Of the themes in this address, of greatest importance may be the early recognition of African Americans that citizenship status and voting rights would be essential if the Thirteenth Amendment were to have any social significance. This address was made in August of 1865, the year following the Emancipation Proclamation and only months after the Thirteenth Amendment was passed by the Senate and House of Representatives. Some states had not even yet ratified the amendment. Despite its prematurity, this address implores Congress to consider passing laws addressing precisely the rights guaranteed by the Fourteenth Amendment and the Fifteenth Amendment, ratified in 1868 and 1870 respectively.

Another important theme of the address is the loyalty and patriotism of African Americans. Despite the tremendous maltreatment they had suffered as slaves, and the continued hardships they endured as freed people, the African Americans of the South demonstrated loyalty to the nation. Many African Americans served in the Civil War alongside white Union soldiers. Before the Emancipation Proclamation allowed them to enlist, free African Americans expressed interest in fighting the Confederacy, but were denied enlistment. They continued to contribute to the economy of the United States as workers before being granted citizenship and accept representation from a government that denied them voting rights.

The treatment of African Americans following their freedom from slavery is a prominent theme of the address. In addition to being denied rights, such as citizenship, African Americans were treated harshly in the South. Laws, known as ‘Black Codes,’ restricted the rights of African Americans and dictated where they could live and work. They also allowed whites to enter into binding contracts with African Americans, in which African Americans agreed to a level of servitude that had much in common with slavery. Vagrancy laws essentially permitted slavery by defining the unemployed African American as a “vagrant” and punishing this vagrancy with a period of unpaid labor.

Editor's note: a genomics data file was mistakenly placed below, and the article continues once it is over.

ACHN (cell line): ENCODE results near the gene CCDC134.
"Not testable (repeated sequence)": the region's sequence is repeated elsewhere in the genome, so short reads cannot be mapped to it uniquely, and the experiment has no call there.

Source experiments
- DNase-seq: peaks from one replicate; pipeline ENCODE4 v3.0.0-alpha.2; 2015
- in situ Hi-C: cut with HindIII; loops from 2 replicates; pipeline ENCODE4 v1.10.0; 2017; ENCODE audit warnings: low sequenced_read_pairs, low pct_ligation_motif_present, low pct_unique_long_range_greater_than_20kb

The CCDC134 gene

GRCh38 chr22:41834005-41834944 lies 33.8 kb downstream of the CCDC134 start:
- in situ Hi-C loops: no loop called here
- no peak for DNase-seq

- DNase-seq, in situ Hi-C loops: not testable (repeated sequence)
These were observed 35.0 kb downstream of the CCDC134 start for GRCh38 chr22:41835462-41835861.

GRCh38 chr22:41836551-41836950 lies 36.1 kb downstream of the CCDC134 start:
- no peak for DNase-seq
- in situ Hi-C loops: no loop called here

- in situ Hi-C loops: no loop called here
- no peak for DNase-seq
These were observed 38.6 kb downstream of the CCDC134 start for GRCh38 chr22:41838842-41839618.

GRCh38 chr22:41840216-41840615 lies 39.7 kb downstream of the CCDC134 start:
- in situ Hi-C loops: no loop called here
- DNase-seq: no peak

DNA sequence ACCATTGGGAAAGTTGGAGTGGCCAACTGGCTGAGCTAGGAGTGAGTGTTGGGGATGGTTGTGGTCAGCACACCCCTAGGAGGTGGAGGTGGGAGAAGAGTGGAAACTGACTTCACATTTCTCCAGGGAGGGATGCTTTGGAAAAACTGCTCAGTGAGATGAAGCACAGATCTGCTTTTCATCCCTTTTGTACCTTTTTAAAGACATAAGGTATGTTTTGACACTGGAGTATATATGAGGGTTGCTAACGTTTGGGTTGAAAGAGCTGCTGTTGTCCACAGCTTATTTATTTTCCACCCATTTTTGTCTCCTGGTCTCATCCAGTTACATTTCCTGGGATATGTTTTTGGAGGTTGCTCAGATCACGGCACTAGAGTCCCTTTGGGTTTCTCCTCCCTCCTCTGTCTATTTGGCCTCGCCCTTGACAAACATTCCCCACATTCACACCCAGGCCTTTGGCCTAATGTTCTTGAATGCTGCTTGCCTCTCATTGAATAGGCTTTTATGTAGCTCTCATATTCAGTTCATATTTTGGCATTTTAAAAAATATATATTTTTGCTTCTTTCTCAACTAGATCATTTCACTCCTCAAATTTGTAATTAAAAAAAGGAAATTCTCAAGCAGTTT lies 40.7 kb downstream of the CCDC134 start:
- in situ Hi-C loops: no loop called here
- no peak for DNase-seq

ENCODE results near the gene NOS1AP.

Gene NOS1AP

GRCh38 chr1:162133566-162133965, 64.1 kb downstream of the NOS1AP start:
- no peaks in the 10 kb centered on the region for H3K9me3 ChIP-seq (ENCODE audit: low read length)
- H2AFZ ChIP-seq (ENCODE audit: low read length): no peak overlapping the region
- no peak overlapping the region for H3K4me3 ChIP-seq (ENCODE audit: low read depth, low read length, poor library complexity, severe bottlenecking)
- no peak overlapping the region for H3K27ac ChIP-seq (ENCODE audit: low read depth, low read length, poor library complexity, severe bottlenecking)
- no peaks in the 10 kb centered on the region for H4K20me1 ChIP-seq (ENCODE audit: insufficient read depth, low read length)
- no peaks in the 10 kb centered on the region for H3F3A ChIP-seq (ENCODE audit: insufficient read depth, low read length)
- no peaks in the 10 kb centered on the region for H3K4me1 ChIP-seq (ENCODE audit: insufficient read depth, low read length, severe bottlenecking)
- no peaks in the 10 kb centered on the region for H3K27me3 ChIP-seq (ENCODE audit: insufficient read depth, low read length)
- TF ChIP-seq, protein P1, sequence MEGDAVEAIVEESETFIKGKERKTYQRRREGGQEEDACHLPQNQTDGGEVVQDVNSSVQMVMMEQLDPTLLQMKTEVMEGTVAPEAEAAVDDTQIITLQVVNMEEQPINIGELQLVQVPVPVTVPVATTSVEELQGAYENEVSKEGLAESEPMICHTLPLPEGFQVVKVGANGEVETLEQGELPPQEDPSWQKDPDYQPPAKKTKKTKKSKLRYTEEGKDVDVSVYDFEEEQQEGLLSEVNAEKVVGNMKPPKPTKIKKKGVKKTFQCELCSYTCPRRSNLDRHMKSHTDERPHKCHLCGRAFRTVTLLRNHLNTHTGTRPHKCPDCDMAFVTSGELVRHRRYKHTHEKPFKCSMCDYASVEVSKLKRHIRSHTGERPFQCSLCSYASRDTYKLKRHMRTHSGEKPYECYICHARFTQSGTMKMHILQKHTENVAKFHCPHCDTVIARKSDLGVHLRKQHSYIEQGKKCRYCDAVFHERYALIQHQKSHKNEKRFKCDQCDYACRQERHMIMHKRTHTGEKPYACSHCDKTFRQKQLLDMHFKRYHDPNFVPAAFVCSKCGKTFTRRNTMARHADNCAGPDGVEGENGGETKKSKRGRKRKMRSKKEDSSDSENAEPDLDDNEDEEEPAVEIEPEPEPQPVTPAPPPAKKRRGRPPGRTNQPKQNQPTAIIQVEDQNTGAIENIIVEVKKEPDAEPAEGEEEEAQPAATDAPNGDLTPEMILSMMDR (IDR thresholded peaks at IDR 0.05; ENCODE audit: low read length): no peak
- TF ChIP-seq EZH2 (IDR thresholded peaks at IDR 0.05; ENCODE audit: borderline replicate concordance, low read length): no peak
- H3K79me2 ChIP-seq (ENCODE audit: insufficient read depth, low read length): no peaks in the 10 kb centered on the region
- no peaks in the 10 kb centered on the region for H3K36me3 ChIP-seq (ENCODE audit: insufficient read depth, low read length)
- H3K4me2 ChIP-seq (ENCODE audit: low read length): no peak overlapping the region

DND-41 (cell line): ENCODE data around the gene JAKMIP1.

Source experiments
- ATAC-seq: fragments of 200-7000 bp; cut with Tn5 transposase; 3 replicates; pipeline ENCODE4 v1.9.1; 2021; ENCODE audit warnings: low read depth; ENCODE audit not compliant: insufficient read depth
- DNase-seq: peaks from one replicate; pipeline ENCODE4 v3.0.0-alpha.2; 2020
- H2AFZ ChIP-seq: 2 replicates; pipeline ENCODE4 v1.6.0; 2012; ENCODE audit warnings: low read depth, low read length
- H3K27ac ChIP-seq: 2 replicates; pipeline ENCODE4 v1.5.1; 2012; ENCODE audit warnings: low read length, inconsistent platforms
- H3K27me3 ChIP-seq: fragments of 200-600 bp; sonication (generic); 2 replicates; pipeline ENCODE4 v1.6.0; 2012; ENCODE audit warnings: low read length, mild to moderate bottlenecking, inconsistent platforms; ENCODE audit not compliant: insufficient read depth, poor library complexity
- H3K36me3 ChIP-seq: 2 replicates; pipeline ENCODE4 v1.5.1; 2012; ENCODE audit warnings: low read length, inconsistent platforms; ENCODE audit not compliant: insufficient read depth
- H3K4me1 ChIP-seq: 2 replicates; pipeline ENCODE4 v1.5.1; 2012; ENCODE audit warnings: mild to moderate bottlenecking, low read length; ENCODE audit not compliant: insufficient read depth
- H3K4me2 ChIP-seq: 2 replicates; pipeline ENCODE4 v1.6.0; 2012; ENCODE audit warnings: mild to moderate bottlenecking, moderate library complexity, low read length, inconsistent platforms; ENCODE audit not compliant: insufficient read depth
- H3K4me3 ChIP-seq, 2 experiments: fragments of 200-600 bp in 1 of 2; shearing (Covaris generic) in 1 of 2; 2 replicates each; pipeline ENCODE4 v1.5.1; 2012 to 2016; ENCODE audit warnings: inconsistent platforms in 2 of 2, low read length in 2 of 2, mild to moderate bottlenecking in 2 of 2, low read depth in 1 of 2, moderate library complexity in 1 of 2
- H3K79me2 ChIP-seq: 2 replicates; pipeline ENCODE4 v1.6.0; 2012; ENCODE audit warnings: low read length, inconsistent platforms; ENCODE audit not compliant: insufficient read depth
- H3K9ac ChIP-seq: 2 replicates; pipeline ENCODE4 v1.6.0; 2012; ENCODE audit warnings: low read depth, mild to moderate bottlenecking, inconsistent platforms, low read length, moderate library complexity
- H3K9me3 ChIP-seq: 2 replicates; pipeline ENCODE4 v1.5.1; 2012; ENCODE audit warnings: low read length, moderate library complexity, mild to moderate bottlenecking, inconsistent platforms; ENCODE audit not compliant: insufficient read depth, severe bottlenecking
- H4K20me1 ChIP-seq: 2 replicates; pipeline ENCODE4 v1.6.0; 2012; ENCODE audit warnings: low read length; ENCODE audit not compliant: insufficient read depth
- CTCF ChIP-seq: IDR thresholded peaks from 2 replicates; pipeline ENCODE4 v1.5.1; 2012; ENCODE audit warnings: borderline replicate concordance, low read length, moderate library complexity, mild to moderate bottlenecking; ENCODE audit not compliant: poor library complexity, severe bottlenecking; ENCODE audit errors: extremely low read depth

Bibliography and Additional Reading
  • “Address of a Convention of Negroes Held in Alexandria, Virginia August 1865.” American History from Revolution to Reconstruction and Beyond. University of Groningen, 2012. Web. 29 Mar. 2014.
  • “Constitution of the United States: Amendments 11–27.” National Archives. National Archives and Records Administration. n. d. Web. 29 Mar. 2014.
  • Hacker, Louis M. and Benjamin Kendrick. The United States Since 1865. Rev. ed. New York: F. S. Crofts & Co., 1937. Print.
  • Kennedy, Stetson. Jim Crow Guide to the U.S.A.: The Laws, Customs and Etiquette Governing the Conduct of Nonwhites and Other Minorities as Second-Class Citizens. 2nd ed. Tuscaloosa, AL: University of Alabama Press, 2011. Print.
  • McConnell, John Preston. Negroes and their Treatment in Virginia from 1865–1867. Pulaski, VA: B.D. Smith & Brothers, 1910. Print
  • “The Southern Black Codes of 1865–66.” Constitutional Rights Foundation: Bill of Right in Action. Constitutional Rights Foundation. Spring 1999. Web. 29 Mar. 2014.
  • Schultz, Kevin. HIST2. Vol 1. 2nd ed. Boston, MA: Wadsworth, Cengage Learning, 2012. Print.
Categories: History Content